Be a role-model for kindness in your home and lead the way by dispersing little acts of kindness as the day goes on. Remembering to make time for the little things, such as using your manners, a warm hug, a kiss hello, eye contact accompanied with a smile, listening without interruption, the giving of a genuine compliment or sharing a meal together without technology can basically determine the tone of your home. Although these actions may seem insignificant, within these tiny moments the key to cultivating kindness can be found. It’s all too easy to overlook or dismiss these actions as unimportant, however, by incorporating them into your daily routine can be life-changing for your children. Begin by lighting up when you first greet your loved ones in your home each morning, smiling at them with a beautiful sparkle in your eye. This tiny action alone can transform your relationships by affirming that your children matter to you. When one person in each home prioritises this, the ripple effect will not only positively transform each household but the entire Australian community. A bully-free community begins with a bully-free home.


7. Empower your children to make good choices.

Discuss the concept of making good choices. Take the time to discuss good and bad choices with your children and how your choices impact how you feel as you go about your day. Encouraging children to adopt inclusion behaviours is a crucial element in setting the tone for inclusive behaviour when interacting and engaging with the world. For example, including other children in your game in the playground sets the precedent for including others later in life. As a role-model you also do this by the way you talk about other people and how you discuss the events that occur in the community. Children are little sponges and absorb so much of what they are exposed to. The way in which you make decisions directly impacts how your children make their decisions – because they learn how to problem solve from you and by how you manage your daily and life challenges.  


 8. Start your day with positivity.

Begin your day with a PAP (Positive Action Plan). Ask yourself these three questions: “How do I want to feel today? What am I grateful for? What are my top 3 priorities?” The PAP helps to set the tone for your day. Invite your children to do this with you. Since the age of two my daughter has been setting her daily intention and my son who is six feels empowered to create the tone of his day. He also has a big wellbeing toolkit that he can access to effectively manage and navigate the different and sometimes challenging situations he encounters at school.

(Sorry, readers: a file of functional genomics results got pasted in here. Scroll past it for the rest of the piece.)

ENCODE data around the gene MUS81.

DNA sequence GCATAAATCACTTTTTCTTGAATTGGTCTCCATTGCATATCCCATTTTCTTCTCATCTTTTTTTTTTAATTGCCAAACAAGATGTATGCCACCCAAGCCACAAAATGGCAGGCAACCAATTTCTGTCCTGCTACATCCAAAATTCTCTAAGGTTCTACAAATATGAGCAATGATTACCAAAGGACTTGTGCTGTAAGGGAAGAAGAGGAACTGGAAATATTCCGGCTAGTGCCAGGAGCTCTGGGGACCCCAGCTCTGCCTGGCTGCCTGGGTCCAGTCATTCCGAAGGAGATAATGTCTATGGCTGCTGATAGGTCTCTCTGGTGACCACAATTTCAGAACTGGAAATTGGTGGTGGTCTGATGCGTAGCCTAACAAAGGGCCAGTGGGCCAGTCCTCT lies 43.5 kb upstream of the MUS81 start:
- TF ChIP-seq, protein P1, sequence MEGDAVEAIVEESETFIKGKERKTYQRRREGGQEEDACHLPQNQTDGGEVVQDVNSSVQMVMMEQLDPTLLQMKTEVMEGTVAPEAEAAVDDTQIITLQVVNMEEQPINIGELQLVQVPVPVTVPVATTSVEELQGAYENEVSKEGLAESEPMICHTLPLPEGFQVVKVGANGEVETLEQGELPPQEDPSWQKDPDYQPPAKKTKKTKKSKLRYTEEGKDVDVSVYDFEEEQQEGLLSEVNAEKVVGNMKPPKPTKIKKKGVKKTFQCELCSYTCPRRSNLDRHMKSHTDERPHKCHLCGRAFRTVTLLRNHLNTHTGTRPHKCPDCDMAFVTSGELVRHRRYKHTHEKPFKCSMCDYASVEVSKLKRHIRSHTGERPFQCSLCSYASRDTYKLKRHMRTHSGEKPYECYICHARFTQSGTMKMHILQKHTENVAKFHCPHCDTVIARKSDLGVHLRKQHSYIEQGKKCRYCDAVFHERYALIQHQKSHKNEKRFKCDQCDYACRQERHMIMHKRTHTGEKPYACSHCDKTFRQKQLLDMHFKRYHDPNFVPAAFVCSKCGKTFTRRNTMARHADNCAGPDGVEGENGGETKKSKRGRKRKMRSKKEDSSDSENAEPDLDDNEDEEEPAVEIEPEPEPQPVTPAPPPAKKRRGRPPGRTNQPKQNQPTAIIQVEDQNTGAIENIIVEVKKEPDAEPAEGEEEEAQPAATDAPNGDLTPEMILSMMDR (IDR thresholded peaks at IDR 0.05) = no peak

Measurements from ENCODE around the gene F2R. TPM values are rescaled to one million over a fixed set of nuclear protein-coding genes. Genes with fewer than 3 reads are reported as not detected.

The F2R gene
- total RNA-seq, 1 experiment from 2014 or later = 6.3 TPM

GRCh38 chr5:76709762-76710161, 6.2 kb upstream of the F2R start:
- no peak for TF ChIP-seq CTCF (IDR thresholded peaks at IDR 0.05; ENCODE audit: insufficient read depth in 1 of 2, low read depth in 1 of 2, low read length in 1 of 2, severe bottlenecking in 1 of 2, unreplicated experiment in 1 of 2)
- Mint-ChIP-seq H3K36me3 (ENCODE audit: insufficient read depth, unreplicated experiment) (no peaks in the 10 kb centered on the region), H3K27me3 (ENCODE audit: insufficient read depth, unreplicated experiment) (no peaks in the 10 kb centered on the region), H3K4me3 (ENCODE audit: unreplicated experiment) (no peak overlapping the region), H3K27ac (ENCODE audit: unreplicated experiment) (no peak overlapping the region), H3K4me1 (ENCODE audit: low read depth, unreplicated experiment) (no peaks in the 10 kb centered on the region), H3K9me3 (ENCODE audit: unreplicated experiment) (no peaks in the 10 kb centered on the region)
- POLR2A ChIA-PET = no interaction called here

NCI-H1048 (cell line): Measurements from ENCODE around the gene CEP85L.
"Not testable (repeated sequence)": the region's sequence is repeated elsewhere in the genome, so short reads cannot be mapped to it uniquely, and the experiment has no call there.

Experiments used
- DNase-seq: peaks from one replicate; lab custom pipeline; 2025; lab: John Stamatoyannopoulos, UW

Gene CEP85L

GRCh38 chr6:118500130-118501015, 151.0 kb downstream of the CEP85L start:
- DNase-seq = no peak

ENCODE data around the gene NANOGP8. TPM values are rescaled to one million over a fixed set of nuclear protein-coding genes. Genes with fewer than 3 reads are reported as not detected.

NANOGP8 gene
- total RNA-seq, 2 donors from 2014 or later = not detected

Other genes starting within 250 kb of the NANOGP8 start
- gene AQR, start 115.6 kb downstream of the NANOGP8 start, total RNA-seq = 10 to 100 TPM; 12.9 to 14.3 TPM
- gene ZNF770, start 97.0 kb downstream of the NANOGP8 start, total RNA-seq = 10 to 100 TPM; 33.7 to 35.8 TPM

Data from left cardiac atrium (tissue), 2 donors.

The first 1,825 days (first five years) that children spend learning about life before they first walk through the school gates is instrumental in their social, emotional, mental and spiritual development. It is therefore imperative that all mums feel empowered and equipped with daily tools and strategies to help assist in building their child’s wellbeing toolkit from the minute they are born.

It’s so important that we now continue to openly discuss and address acceptance of one another exactly as we are. The sooner we do this, the more inclusive and wellbeing-savvy our community will become. It starts with each mum, in each household around Australia.

What a brilliant gift to give the younger generation!

Here’s to a bully-free community.

Rhiannon xo


Notable Quotes and Further Reading

“Some children have a temperament that makes them more likely to bully, while others come from families where violence and ‘put-downs’ are common” >> http://bit.ly/1TnuJla

“The bullying is the child's scream for help, not for punishment, and certainly not for shaming”. – Dr Shefali Tsabary >> http://huff.to/1TnuLtB

“Parents need to actively listen and empower their children to talk about the bullying behaviour and not be afraid to speak their mind. Ensure your child develops resilience and empathy by being assertive and having good communication skills”. >> http://bit.ly/1KWMfKk